ENCINITAS — Alex Long has an enviable lifestyle, particularly in today’s economy.
At only 55, he’s recently begun to collect a comfortable pension after retiring from the San Dieguito Water District. Now he’s free to focus on what he really loves in life — creating dazzling Raku pottery.
Life wasn’t so bright several years ago.
Long was raised in Solana Beach by his mother, Eve, and stepfather Herschel Larrick Sr., who owned Solana Beach Lumber. He was the only boy with six older sisters.
He began working with clay at 13 and often visited his sister’s friend, renowned potter Dayle Rushall, who let him use his potter’s wheel in exchange for cleaning his studio on South Cedros.
Long sold vases and stoneware in a Del Mar gallery as a senior at San Dieguito High School. He took pottery classes at night through the adult school.
After high school graduation, Long worked as a production potter for Robert Maxwell Ceramics in Fallbrook, where he learned how to throw large pottery. Eventually he purchased an existing production business, Banyon Tree Stoneware Ceramics in Escondido.
Clients included Nursuryland, Growing Gardens and Jack-in-the-Box which flooded him with orders for oversized planters for every store in the United States and Canada.
“At one point I threw 1,000 pounds of clay before noon, making 40-pound planters,” he remembers.
To support the growing business, he and his partner took out second mortgages.
Long was enjoying a San Diego Sockers game at Qualcomm Stadium in 1981 when he learned that a defective vent on a kiln ignited the tar roof and destroyed the business.
He and his wife, Nancy, were forced to sell their house and move into a rental. He took a job as a maintenance worker with the San Dieguito Water District until he could get on his feet again.
In the meantime, Long enrolled in pottery classes at Palomar College and saved his money to purchase two used kilns.
Eventually he began selling his stoneware in galleries again.
His direction took a twist after enrolling in a Raku class at Palomar College in 1987. Raku is a Japanese form of pottery used to make dishes in the traditional tea ceremony.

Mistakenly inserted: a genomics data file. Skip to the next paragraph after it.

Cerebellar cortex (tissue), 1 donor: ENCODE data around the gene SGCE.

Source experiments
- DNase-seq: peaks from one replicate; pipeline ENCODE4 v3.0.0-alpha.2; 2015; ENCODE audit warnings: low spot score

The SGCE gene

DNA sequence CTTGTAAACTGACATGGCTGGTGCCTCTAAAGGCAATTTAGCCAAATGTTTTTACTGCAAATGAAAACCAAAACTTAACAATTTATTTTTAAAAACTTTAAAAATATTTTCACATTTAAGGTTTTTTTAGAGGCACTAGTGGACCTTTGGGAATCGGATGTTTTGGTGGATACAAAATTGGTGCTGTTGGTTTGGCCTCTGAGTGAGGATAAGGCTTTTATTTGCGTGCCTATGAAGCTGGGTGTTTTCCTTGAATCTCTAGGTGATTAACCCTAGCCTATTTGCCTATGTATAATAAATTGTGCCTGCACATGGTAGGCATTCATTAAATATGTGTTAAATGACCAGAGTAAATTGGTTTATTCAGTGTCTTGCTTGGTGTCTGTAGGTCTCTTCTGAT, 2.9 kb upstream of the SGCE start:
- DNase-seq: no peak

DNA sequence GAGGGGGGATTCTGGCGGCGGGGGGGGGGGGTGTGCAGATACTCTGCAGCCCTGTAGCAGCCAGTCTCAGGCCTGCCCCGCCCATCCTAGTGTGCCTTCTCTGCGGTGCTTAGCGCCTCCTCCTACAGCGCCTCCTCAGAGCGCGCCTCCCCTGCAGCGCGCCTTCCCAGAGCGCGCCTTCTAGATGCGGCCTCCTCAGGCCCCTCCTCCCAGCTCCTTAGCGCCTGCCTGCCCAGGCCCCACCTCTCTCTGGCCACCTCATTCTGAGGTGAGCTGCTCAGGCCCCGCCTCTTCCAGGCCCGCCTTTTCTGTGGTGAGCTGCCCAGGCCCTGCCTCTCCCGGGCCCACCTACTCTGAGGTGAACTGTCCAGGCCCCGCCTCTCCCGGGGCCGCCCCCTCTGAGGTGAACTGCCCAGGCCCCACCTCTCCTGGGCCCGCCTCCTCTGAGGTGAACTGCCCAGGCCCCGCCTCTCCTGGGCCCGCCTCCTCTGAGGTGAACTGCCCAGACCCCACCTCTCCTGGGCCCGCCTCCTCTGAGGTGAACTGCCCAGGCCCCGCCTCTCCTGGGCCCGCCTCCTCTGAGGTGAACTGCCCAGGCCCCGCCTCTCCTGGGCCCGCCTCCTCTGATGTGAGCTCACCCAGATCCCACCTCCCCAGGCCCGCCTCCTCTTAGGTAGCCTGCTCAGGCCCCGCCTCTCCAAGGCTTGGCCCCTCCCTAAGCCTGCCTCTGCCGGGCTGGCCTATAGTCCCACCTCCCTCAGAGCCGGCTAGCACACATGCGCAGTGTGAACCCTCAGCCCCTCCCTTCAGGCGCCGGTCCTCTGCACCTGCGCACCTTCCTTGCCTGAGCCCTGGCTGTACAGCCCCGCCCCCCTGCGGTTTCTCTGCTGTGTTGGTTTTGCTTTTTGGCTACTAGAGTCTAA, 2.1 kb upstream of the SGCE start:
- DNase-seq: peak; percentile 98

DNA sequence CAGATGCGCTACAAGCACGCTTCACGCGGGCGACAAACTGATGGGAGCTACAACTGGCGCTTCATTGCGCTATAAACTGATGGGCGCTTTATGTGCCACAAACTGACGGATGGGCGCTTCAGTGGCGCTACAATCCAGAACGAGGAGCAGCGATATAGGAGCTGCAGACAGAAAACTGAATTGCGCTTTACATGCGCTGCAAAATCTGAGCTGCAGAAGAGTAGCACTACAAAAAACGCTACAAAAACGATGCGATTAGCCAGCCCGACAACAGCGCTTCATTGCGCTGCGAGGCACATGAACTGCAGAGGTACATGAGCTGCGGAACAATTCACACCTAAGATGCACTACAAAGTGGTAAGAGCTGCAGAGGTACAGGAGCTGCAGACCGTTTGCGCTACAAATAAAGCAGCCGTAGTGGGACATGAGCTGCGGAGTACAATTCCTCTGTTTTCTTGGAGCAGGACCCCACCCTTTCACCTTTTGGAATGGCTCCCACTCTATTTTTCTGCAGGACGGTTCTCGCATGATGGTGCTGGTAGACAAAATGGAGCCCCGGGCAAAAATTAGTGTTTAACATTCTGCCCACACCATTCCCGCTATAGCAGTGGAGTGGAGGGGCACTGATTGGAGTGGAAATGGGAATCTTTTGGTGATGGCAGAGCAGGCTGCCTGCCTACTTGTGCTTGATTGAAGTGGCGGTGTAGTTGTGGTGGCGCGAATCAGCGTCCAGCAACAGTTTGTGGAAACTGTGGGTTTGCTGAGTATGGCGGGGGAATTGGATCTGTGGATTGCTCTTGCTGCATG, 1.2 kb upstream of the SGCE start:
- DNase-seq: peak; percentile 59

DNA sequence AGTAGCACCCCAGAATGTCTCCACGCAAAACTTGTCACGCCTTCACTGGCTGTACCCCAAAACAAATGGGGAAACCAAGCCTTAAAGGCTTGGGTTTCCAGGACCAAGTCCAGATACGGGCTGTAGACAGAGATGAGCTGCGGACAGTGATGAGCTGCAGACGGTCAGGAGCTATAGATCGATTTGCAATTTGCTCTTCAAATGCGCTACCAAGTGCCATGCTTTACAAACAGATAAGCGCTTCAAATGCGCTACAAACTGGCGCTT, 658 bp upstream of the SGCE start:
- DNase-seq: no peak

Long developed a reputation for adapting the technique to the larger pieces of art and has been making Raku pottery exclusively since 1990, commanding up to $2,700 for a sculpture.
Despite his success, he has kept his day job with the city of Encinitas.
A highlight of his career occurred in 2006 when he was commissioned by the city of Encinitas to create a “Friendship Bridge” urn as a gift to its sister city, Amakusa, Japan.
In hindsight, Long says the destruction of his production business opened the door to return to his roots as an artist.
“Just when you think you’re at your worst, something else opens up,” he said.
After 42 years of doing pottery, he continues to learn.
“I thought I’d get tired and take up bronzing or something else but it’s just the opposite,” he said.
Long enjoys experimenting with as many as 75 raw material chemicals in his studio to create new colors and textures such as pearl and liken.
“Next, I want to create a texture that is like a chameleon lizard,” he says.
Firing art that reaches temperatures as high as 1,900 degrees comes with hazards. Despite wearing a foundry helmet and suit, similar to that worn by a firefighter, Long has burned the tip of his nose and once charred his fingertips to the point of being black and crisp.
Long enjoys inspiring children by teaching pottery at the Boys & Girls Clubs of San Dieguito, Griset Branch — Encinitas. The course is made possible through a $12,000 grant from the Kenneth A. Picerne Foundation.
He also teaches Raku workshops in his home studio. A four-hour workshop costs $65.
Long’s work can be seen at the Trios Gallery in Solana Beach; Art & Frames by Wood Gallery in Coronado and at the semi-annual student art show at Palomar College.
For more information, visit Long’s website at